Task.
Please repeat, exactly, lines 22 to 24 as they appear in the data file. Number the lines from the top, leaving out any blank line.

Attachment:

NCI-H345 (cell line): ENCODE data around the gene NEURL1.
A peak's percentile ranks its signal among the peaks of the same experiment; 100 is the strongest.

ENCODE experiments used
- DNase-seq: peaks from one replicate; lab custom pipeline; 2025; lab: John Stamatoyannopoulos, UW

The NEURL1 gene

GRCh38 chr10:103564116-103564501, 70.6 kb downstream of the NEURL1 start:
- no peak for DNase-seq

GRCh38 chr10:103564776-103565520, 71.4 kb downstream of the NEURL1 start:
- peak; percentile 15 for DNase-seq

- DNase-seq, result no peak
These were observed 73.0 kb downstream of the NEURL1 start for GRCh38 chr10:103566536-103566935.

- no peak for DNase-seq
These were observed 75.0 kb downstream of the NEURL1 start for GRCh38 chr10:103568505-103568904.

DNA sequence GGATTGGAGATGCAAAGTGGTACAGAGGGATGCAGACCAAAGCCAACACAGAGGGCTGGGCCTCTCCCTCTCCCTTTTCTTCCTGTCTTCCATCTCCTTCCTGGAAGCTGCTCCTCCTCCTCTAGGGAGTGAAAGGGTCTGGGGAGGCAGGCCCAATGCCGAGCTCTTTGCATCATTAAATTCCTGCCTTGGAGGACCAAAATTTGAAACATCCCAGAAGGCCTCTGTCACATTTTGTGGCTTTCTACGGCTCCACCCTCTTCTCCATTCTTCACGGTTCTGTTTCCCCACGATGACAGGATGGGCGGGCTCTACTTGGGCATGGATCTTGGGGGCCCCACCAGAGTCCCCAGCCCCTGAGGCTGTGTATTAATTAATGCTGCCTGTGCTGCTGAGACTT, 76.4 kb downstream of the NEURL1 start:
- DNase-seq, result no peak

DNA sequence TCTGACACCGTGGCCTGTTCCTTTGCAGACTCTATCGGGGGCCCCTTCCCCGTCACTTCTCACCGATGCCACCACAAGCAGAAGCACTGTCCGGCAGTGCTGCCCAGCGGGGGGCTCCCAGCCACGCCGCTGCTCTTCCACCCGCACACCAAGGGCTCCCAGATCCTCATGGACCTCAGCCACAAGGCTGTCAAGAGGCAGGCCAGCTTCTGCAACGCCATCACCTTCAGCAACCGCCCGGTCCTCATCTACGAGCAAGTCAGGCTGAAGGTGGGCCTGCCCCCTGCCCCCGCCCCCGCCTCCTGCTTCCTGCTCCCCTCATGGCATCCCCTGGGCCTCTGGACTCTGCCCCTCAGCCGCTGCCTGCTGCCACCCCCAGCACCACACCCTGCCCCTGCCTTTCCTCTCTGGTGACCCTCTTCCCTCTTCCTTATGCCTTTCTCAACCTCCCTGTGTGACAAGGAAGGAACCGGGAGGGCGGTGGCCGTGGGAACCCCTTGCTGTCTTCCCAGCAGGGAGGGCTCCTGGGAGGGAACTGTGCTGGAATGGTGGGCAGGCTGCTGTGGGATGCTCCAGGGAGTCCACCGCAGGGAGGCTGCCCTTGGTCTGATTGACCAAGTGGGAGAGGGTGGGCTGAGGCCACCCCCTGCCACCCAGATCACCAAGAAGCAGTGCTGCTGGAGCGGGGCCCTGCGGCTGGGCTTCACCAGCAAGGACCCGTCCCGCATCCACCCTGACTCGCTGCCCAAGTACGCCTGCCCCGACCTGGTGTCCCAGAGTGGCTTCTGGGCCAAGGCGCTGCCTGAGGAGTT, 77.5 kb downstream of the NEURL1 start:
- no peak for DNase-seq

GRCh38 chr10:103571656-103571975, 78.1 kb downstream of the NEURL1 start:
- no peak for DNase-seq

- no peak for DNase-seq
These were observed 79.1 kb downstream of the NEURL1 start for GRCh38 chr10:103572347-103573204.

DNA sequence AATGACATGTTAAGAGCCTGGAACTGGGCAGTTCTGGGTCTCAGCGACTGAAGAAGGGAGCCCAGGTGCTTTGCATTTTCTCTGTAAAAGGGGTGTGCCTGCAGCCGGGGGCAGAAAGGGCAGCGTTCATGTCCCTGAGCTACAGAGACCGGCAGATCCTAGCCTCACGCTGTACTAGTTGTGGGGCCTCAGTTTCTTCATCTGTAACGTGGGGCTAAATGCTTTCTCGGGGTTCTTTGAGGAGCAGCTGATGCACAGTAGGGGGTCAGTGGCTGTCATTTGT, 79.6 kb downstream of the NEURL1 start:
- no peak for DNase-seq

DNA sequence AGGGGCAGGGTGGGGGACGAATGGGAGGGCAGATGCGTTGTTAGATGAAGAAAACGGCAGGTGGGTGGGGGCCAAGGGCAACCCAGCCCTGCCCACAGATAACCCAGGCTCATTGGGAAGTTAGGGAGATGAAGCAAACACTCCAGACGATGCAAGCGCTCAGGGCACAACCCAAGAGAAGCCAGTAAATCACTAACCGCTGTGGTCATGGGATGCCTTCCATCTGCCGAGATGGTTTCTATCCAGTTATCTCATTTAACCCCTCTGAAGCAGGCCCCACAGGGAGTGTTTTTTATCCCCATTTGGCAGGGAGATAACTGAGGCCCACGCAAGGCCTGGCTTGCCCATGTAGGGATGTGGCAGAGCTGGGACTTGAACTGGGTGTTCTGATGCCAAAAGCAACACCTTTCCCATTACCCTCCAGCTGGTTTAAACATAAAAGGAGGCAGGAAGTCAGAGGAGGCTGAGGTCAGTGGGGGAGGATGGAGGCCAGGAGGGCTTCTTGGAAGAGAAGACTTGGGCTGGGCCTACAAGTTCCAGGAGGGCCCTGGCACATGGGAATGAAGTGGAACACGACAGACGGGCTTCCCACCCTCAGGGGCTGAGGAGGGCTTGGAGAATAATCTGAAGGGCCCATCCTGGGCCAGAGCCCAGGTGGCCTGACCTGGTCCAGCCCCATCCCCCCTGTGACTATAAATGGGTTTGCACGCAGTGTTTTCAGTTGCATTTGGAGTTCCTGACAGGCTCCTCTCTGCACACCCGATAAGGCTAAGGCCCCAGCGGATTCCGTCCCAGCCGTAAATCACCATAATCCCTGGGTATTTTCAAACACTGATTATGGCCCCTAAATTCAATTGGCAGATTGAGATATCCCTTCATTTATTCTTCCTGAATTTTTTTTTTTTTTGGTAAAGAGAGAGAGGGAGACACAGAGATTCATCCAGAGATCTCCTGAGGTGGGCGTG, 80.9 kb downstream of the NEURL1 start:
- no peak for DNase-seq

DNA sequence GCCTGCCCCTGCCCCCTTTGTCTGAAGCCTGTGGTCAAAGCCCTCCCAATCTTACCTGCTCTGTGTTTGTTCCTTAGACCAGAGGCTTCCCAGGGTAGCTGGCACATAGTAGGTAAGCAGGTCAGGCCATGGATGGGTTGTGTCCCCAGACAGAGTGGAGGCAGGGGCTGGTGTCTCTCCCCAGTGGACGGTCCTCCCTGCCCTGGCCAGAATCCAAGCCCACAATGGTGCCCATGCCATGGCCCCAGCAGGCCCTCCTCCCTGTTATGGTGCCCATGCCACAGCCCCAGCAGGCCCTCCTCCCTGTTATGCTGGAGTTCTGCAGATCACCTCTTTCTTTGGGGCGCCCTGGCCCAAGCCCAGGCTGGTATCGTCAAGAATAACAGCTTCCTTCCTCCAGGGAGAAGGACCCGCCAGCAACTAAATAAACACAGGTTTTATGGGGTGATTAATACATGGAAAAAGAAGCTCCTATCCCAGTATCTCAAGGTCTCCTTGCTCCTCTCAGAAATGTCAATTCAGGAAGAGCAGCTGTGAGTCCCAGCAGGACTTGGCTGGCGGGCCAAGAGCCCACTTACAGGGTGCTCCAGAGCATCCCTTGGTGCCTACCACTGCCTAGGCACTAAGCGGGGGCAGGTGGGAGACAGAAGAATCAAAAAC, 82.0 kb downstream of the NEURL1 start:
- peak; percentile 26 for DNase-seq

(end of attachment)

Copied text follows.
DNA sequence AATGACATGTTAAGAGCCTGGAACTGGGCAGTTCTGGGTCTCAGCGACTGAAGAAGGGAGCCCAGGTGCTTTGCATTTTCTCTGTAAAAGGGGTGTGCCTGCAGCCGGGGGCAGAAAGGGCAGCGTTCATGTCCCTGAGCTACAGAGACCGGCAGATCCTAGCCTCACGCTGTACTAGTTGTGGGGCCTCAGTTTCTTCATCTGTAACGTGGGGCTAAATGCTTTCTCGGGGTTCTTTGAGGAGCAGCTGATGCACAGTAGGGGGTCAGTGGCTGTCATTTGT, 79.6 kb downstream of the NEURL1 start:
- no peak for DNase-seq

DNA sequence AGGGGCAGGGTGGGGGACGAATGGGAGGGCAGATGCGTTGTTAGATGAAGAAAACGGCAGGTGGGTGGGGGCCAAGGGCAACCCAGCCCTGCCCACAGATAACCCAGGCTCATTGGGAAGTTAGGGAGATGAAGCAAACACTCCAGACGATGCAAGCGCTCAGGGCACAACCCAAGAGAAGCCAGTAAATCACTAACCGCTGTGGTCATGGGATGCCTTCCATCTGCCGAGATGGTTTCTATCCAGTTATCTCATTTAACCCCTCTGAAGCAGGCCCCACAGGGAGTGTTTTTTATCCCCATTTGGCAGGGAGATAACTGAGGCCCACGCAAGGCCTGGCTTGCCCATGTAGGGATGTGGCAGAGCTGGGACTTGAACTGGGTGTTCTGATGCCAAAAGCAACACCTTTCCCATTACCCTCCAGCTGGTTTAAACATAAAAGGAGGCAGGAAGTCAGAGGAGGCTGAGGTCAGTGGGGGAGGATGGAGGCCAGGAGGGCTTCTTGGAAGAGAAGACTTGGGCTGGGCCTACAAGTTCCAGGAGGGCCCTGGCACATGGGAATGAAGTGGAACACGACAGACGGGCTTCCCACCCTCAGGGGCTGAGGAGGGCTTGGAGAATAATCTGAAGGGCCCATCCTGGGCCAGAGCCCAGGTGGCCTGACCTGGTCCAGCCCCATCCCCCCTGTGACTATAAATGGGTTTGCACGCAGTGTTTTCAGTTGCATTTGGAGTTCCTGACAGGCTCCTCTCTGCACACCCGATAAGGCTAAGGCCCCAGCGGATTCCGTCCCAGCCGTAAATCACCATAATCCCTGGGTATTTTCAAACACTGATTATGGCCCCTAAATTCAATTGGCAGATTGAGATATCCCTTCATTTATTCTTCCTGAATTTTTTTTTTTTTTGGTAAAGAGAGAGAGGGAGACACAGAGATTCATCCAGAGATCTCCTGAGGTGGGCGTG, 80.9 kb downstream of the NEURL1 start: